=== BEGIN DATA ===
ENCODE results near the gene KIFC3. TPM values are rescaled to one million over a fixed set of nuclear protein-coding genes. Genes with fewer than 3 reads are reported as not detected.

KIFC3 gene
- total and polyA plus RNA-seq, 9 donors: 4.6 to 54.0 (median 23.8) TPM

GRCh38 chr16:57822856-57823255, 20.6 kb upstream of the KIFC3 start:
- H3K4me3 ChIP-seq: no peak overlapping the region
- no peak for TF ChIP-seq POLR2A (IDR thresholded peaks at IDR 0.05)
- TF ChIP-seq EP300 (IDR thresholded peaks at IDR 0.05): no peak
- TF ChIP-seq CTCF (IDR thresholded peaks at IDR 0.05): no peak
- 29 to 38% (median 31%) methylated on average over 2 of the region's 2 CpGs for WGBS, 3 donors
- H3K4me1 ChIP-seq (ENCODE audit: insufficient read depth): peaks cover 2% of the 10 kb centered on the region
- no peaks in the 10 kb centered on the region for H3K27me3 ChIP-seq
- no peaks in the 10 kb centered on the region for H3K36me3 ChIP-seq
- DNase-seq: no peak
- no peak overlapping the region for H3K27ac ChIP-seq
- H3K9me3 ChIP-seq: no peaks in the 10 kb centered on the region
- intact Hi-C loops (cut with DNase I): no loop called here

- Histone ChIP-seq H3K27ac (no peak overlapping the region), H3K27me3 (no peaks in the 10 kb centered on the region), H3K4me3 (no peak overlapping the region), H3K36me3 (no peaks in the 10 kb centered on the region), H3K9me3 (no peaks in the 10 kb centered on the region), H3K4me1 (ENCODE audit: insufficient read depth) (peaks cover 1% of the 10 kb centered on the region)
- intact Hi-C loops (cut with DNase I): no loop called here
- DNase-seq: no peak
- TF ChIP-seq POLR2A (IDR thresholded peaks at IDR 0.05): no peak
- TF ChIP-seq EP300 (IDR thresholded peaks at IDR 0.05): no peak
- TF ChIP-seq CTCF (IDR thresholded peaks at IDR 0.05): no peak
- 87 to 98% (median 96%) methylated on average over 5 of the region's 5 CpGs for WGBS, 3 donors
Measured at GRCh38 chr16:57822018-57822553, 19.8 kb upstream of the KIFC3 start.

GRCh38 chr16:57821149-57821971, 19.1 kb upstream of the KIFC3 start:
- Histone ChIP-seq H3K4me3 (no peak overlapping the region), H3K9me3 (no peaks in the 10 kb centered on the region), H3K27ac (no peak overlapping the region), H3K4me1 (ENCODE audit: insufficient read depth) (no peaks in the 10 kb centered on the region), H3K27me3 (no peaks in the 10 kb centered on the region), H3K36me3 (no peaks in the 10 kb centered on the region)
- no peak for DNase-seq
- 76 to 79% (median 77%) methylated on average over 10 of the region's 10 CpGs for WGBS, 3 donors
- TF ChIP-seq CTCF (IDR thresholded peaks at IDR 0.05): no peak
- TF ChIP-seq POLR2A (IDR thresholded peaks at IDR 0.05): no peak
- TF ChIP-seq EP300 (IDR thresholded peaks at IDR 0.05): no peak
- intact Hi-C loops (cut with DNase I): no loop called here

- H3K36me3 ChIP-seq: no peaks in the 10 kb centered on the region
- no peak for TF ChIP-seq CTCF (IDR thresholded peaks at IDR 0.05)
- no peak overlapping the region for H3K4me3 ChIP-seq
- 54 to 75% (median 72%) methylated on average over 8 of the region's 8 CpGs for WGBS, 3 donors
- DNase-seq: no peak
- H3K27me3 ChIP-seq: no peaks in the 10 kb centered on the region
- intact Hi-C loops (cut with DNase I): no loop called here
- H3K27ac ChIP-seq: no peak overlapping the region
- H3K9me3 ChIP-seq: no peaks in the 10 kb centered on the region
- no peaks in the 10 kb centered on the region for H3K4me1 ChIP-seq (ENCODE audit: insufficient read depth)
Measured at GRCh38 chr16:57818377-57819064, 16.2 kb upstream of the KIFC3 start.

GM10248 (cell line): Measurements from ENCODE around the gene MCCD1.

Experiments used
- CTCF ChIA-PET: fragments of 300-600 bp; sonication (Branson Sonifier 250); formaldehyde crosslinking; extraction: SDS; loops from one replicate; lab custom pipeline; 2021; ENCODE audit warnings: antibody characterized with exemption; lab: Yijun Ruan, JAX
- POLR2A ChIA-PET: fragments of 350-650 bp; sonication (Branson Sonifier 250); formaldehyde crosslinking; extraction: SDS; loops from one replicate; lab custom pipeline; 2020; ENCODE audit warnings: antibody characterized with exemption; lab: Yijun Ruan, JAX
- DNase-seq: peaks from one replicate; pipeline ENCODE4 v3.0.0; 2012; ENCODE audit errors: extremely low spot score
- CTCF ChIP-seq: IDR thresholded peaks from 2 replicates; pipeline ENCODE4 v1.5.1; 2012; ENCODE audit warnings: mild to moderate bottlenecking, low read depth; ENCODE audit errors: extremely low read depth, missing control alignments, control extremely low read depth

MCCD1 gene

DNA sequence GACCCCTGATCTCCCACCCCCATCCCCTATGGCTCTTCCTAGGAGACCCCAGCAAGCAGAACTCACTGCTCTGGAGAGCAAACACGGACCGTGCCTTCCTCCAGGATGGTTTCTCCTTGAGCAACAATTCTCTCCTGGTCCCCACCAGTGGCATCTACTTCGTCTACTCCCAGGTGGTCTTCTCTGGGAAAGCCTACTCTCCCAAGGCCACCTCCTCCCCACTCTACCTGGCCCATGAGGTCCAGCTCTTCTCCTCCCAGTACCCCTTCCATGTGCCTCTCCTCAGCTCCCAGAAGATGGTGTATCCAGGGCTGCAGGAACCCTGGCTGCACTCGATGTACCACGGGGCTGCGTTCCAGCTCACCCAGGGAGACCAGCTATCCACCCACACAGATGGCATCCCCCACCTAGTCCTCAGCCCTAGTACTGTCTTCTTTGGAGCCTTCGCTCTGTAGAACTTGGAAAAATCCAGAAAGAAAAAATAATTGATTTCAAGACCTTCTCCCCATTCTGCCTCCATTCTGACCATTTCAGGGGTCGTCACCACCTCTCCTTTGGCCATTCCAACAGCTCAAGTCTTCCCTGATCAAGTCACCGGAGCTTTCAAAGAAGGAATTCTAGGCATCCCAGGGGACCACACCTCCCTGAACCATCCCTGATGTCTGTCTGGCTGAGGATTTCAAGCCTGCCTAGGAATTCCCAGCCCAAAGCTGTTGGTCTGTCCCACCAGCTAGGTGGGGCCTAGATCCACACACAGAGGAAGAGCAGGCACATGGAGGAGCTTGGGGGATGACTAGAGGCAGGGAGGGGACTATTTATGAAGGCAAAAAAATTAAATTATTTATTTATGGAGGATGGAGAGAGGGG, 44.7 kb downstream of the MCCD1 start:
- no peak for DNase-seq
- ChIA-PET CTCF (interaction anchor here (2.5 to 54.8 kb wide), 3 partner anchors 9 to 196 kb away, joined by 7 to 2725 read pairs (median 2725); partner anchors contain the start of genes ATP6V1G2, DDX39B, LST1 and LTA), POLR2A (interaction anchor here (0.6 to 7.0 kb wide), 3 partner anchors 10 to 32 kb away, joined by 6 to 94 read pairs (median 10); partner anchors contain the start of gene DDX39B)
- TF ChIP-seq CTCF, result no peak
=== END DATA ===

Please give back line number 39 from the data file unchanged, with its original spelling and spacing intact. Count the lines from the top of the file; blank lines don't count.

- intact Hi-C loops (cut with DNase I): no loop called here